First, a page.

Screen Shot 2016-01-16 at 11.41.05 PM.png

Now, before we proceed on looking at other attributes we can pass along in the View definition. Let’s first talk about $el. $el references the contents of our view. It is the whole element defined by the tagname with the compiled contents inside. In the preceding screenshot, when we got the el attribute from mySchedule, we got the li element that was constructed and getting $el attribute, on the other hand, gives us a jQuery-like array where we can further execute jQuery functions.

Knowing that el is also an attribute, let us try specifying it.

Say we have an existing element in our html page,


&lt;table id='sched-tbl'&gt;

&lt;/table&gt;

We can create a view having our $(‘#sched-tbl’) as its el.

Schedule = Backbone.View.extend({el: $("#sched-tbl"));

Screen Shot 2016-01-17 at 12.10.36 AM.png

And then from there, we can continue to manipulate our el:

Screen Shot 2016-01-17 at 12.10.57 AM.png

Output:Screen Shot 2016-01-17 at 12.11.04 AM.png

Note that what we are using above is the $el attribute of our Schedule object because using el only would just give us the element itself (on which we can’t apply jQuery functions):

Screen Shot 2016-01-17 at 12.22.13 AM.png

Now, let’s get to the additional values that we can define once we instantiate views.

template

With the template parameter, we can specify a specific template we want our view modelled from. It can contain dynamic variables, as well, enclosed in ERB style of evaluation (<%= %>, but could be further customized as we saw with Underscore).

We can specify a simple string

template1 = "I love Math!";
template2 = "I love <%= name %>"

Or get the contents of a text/template we have declared:

template3 = $('#main-div').html()

And then compile it with Underscore’s template,

compiledTemplate1 = _.template(template1)
compiledTemplate2 = _.template(template2)

And then pass our dynamic values:

compiledTemplate(Math17.toJSON())

Screen Shot 2016-01-18 at 1.04.11 AM.png

Screen Shot 2016-01-18 at 1.05.12 AM.png

render

On the other hand, render is the one responsible for rendering and updating the content of our views. Usually this is bind to “on change” events of the model or collection it is responsible for so that the displayed information gets updated.

Schedule = Backbone.View.extend({
   el: $("#sched-tbl"),
   template: _.template('TEMPLATE FOR CONTENTS'),
   render: function() {
       console.log('I am rendering!');
       this.$el.html(this.template());
       return this;
   }
});

mySched = new Schedule();
mySched.render().$el

Screen Shot 2016-01-18 at 1.15.59 AM.png

events

We have mentioned before that views could listen to events made on it. Say it has a Add Button that when clicked, should call a function, or it has an input that when entered, saves the object to the database. And we could do this through the events parameter.

Events accepts a hash with the target events as keys and the functions to be called as values.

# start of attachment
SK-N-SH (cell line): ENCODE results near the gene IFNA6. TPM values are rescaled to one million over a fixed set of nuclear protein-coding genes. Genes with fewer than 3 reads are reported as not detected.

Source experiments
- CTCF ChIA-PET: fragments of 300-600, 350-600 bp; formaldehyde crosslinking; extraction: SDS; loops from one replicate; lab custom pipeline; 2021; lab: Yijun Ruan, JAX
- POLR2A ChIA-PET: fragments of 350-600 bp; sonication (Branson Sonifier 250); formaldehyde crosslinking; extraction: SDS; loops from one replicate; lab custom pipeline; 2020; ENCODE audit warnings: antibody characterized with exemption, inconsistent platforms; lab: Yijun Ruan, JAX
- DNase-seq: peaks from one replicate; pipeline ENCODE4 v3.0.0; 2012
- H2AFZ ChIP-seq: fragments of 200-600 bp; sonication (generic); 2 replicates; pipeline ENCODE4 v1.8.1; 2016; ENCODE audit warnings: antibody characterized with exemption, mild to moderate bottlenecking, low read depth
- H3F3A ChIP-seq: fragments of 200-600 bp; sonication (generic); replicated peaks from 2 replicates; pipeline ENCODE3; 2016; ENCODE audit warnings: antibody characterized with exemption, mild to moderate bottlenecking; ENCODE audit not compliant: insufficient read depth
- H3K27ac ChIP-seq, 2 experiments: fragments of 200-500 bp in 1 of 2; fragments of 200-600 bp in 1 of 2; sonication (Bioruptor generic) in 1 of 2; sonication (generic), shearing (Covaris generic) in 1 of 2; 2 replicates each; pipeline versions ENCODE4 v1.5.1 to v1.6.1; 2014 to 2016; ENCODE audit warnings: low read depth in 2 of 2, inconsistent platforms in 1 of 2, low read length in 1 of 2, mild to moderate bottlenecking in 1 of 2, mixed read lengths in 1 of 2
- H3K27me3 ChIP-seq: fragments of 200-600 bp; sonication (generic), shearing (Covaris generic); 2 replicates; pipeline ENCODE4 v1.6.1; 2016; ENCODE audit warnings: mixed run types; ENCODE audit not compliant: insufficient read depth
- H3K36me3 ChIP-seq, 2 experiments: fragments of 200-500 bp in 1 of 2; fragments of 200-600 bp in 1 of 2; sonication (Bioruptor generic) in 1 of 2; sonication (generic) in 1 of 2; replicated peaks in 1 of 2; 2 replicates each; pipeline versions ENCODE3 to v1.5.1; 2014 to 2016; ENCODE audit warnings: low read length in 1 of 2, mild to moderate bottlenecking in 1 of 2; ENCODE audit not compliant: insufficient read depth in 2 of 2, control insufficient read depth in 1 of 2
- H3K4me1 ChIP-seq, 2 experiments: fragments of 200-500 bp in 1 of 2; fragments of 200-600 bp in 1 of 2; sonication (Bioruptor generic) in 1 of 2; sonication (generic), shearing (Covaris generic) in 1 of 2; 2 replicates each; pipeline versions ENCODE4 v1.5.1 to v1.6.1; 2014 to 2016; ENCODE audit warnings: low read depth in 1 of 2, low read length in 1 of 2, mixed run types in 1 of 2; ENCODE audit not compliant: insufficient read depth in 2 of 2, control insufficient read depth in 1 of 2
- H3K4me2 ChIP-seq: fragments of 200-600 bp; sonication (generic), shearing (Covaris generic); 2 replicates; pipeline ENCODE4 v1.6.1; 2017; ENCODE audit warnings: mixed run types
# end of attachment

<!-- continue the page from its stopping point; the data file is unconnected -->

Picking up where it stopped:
events: {

   'click':'alertName',

   'click #add-btn' : 'createProduct',

   'dblClick .label' : 'showInput'

}

In our example above, we declared three events that our view is looking out for.

  • For the first one, we are just declaring that when the whole view is clicked, alertName will be called.
  • The second one specifies that when the #add-btn is clicked, createProduct will be called
  • And the last one just states that when an element with class label is double clicked, showInput is called.

listenTo

In addition to listening to events on elements. Views could also listen to events on our models and collections and by good practice, this is done by using listenTo.


this.listenTo(this.model, 'change', this.render)

Backbone Routers

With the above mentioned features, we can already do a single page application. No need for site refreshes, data is fetched and updated already, realtime. With this, since everything happens in the page,  we may have the same URL all throughout, whatever the state of our page is. Having a constant url though won’t let people bookmark or jump to certain states immediately.

And that’s where backbone routers jump in. Backbone routers provide a way for our url to change and do specific changes when they do.

Here is a sample Backbone Router:

myRouter = Backbone.Router.extend({
    routes: {
       "*param": "doSomething"
    },
doSomething: function(param){
    alert('CALLED'); 
});
 
router1 = new myRouter();
Backbone.history.start();

Here we used a basic *splat, where in *param acts as a sponge to whatever you append to the main url. This parameter could then be passed to doSomething, the method that we specified to be called upon reaching a /#<anything here> URL.

Backbone.history.start() is necessary to let backbone listen to routes and manage URL history.

Now that we have seen the basics, let’s try integrating all of these parts into a sample application.